Crossing the Bridge in Japan

Crossing the Bridge in Japan

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Genre: Editorial and Opinion

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Status: Finished

Genre: Editorial and Opinion

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Summary

This is a short piece about my impressions, culture shock and various emotions when I moved to Japan all the way from Saudi Arabia
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Summary

This is a short piece about my impressions, culture shock and various emotions when I moved to Japan all the way from Saudi Arabia

Content

Submitted: June 03, 2017

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Content

Submitted: June 03, 2017

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I remember around December, 2015, I made the decision to move to Japan. As a Saudi, female and single, the possibility to visit Japan was slim to nada for years. To be frank, at start my knowledge about the country consisted of couple of mangas, animes, sushi (of course), and even went as far as some J-dramas, or Japanese dramas.

 

However, my passion and insistence to visit the country was something deeper than popular animes or its cuisine. Since I heard the language when I was a high schooler, I was very intrigued and curious behind its origin, lyrical sound and the ancient vibes that came with it. As a bookworm, I read about Japan extensively. I love mythology and history and Japan has plenty to offer in that department. To say the least, I kept falling in love over and over. It took me over 10 years to fulfill this dream of mine and after months of contemplating, planning and crossing the biggest obstacle; convincing my family, I made it to Japan in June, 2016. Last Ramadan! 

 

Working as an English/ Science teacher has opened many doors for me and I’m forever grateful for that. Partly, because it has pushed me to take this step, and partly because it worked as a convincing reason when people asked (while looking at me like I’ve gone crazy); WHY??!! (literally in that capitalized, over shocked, almost shouting intonation). The easiest answer was: I’m a teacher, I am going there to teach.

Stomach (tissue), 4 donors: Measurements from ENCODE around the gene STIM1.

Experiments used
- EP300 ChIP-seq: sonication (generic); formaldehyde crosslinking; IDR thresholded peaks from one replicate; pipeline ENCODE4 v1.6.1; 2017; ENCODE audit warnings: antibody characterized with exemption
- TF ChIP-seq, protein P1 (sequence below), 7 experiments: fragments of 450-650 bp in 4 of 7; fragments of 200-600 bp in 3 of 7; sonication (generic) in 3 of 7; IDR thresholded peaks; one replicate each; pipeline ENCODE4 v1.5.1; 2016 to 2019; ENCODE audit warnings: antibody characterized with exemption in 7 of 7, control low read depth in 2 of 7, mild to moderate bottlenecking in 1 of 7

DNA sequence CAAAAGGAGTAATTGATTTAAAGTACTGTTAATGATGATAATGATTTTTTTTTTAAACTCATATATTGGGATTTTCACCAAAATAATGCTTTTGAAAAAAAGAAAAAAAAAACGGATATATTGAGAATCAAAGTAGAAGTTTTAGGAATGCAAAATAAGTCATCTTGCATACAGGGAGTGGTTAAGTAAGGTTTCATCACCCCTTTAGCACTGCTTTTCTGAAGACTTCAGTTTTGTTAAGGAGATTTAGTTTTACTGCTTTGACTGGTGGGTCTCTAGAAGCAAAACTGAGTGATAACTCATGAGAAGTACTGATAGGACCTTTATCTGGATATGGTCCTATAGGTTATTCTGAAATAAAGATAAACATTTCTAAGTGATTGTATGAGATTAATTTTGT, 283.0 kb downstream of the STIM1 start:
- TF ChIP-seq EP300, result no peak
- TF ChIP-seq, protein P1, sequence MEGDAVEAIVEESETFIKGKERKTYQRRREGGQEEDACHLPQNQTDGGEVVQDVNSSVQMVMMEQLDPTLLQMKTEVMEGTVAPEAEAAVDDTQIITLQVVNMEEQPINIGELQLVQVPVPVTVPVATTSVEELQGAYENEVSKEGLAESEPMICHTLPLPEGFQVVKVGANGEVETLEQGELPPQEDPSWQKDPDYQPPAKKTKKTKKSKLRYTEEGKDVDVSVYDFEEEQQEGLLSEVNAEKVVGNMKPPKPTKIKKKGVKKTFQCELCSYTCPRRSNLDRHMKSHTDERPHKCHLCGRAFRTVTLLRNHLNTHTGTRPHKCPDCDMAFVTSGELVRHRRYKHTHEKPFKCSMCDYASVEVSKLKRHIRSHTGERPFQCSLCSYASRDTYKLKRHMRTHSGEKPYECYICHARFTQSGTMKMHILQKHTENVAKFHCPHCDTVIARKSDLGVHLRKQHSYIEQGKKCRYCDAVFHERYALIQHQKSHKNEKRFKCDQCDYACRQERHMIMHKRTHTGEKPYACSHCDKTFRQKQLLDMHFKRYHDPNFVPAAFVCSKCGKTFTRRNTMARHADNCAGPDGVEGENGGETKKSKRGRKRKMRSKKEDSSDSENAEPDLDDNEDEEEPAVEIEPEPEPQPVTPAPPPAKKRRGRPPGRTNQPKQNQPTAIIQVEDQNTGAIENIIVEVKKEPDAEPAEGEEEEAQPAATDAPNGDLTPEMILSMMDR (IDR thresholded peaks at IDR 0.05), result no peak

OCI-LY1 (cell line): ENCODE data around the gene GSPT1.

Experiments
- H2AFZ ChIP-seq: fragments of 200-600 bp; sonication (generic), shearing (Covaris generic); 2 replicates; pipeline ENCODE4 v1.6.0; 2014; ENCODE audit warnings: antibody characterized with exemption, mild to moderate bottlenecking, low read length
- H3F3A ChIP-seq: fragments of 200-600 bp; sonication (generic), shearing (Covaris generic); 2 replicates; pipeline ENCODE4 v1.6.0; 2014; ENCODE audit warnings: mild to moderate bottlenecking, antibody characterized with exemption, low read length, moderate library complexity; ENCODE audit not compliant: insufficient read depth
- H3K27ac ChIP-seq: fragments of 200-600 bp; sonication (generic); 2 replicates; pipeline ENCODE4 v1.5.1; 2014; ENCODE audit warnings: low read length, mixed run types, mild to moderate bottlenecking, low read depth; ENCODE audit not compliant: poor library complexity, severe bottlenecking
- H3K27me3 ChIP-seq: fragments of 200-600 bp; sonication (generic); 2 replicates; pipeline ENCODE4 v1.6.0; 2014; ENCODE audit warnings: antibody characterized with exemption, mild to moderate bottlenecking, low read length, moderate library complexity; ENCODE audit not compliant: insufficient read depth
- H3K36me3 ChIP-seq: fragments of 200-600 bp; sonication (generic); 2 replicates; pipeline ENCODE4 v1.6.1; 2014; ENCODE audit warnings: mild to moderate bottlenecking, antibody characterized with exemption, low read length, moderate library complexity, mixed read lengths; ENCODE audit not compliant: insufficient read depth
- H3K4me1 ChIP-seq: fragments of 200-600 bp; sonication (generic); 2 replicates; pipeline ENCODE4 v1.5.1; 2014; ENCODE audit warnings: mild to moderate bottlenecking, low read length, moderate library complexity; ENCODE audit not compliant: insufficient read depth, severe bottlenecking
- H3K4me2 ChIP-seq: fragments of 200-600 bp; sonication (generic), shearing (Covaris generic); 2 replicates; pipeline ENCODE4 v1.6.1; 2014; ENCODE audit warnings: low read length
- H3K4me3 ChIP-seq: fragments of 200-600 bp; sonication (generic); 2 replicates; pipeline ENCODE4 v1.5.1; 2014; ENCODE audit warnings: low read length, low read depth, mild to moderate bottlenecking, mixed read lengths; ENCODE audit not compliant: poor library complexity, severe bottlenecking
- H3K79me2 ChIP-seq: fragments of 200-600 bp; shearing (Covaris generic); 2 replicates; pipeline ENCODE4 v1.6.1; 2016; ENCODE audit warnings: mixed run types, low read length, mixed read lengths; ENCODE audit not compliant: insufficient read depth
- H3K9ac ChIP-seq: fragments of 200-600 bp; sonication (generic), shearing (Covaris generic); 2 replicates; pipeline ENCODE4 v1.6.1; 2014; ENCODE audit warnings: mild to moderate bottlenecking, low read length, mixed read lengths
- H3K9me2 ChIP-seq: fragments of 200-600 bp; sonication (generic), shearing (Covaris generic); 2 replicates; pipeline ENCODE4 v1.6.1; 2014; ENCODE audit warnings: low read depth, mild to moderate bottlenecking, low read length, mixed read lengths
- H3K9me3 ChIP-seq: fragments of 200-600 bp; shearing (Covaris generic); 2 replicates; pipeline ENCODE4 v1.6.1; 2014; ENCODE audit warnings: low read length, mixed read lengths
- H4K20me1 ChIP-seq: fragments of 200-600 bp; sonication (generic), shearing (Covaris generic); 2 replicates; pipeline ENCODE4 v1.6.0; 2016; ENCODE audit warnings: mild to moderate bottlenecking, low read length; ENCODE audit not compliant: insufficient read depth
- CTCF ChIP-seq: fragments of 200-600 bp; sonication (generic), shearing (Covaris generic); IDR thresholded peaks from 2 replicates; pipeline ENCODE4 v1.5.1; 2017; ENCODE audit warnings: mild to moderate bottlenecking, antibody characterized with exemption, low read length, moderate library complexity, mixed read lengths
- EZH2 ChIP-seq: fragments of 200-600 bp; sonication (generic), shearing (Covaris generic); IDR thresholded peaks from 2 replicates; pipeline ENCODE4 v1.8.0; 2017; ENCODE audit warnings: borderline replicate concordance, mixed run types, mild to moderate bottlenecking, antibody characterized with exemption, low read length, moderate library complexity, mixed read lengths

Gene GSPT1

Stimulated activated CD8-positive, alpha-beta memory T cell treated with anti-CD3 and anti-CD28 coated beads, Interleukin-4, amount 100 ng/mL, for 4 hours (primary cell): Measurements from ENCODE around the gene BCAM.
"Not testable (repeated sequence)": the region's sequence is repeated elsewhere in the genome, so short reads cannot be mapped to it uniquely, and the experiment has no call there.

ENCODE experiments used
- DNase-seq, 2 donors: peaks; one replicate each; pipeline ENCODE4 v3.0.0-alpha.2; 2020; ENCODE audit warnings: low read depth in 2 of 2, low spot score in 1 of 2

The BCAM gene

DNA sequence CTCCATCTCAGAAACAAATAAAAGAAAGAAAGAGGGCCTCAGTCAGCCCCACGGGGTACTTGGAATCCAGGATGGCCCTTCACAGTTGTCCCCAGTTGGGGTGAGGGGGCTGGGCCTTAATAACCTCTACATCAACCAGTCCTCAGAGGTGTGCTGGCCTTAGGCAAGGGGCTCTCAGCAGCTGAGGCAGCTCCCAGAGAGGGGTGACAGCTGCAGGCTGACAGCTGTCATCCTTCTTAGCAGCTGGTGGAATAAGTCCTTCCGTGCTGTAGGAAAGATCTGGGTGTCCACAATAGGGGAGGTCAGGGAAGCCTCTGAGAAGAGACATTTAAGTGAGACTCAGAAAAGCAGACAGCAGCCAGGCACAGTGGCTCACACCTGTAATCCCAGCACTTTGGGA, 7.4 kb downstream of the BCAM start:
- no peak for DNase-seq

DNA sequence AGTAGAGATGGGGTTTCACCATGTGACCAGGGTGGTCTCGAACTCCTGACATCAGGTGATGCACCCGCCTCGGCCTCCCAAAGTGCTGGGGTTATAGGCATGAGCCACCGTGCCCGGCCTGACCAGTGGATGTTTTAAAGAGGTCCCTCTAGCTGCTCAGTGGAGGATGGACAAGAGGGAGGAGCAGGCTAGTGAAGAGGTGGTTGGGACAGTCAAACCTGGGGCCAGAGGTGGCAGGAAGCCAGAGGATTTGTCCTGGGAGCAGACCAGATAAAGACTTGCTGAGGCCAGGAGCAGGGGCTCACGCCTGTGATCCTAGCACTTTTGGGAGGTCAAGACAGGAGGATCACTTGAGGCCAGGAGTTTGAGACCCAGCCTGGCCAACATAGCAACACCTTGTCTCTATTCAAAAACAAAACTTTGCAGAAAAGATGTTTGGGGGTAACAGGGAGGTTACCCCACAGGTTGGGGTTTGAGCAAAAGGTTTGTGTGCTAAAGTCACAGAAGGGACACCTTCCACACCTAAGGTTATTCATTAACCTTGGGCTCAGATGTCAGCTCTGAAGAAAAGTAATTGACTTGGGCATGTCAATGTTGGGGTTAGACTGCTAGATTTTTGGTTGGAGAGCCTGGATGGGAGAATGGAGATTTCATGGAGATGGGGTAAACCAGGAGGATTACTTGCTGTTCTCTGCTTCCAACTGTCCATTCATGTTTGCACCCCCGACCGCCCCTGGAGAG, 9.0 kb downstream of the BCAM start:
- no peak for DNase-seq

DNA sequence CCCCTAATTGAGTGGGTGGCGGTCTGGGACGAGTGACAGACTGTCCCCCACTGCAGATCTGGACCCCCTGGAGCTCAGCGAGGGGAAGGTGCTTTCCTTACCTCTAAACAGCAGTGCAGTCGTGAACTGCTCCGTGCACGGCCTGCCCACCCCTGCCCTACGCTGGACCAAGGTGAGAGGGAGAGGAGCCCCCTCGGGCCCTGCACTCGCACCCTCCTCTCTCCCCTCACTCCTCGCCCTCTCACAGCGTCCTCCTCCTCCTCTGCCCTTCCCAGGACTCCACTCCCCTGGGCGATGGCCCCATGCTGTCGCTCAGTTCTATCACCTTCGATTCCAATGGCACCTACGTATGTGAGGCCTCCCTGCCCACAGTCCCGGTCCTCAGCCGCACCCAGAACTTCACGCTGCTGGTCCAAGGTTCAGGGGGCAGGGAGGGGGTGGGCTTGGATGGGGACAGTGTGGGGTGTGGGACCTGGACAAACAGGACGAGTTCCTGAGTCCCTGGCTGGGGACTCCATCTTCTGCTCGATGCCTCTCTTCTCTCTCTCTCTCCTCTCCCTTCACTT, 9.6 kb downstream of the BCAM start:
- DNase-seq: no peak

Moving forward to June, 2017 (and my second Ramadan here!), I can proudly say it has been a crazy experience so far and I made it! I survived in this alien country where everything is old and new. Everything is familiar and strange. Everything is compelling and repelling at the same time. Everything is highly advanced and deeply retarded. Strange, I know. I had (and still have) this confused, tilted to the side face regularly. If I would to sum up Japan in one word, I’d go with CONTRADICTION. Japan is a contradiction at its finest. Which created a love-hate relationship throughout the year.  

 

The people are friendly but not really. The food is yummy but not really. The work environment is very organized but not really. The country is very developed but not really. Confusing so far, right? 

 

To elaborate more, Japan is a highly homogenous country, meaning, over 90% are Japanese. Period. Thus, mostly are still perplexed when dealing with foreigners. Add to that, my work place is in Tohoku region or North of Japan, which drops the percentage of foreigners to less than 2%. And the chances of Saudis to one person: ME! (well, at lease in my prefecture, I’m still looking for my peeps). 

 

The food is extremely well developed here, but you would be shocked with the amount of junk element in it (fried and processed) and the amount of pork and alcohol (or popularly known; Sake) put in almost everything instantly dropping the chances of you picking that food again to zero. They have the highest tech machines in the world, but still uses faxes over e-mails and big old giant phones over smartphones at work. 

 

However, when you get over all this contradicting, confusing parallel and truly track the beauty of this country, you will not get enough of the clear sky at night full of stars. The breathtaking chains of mountains that are covered in green in the summer and pure white in the winter. The rain, the snow and the most famous of it all, the cherry blossom season, which people around the world wait the whole year to experience. The nature here is truly amazing, magical and leaves you spellbound most of the time if not all. The fresh air and the clean neighbourhood and the hard working senior citizens who are retired but work every morning with shovels and brooms to maintain their community. Amazing spirit and amazing modals to their society. 

 

Many unspoken rituals that leave you in awe and constantly going back for more. Shrines and temples that host ancient legends and hold people’s hopes and dreams. Beautiful and colorful festivals that are unique, exciting and full of joy, music and laughter.  

 

I can write pages and pages about Japan, but I will conclude by saying it was very worth decision to make. My life has been so enriched and so personally developed. With all the ups and downs, I still look for another year here full of adventures, new friends, crazy products and of course hunting nature and onsen spots like a hungry caterpillar. 

 

 

Sayonara for now and Ramadan Mubarak.

 

 


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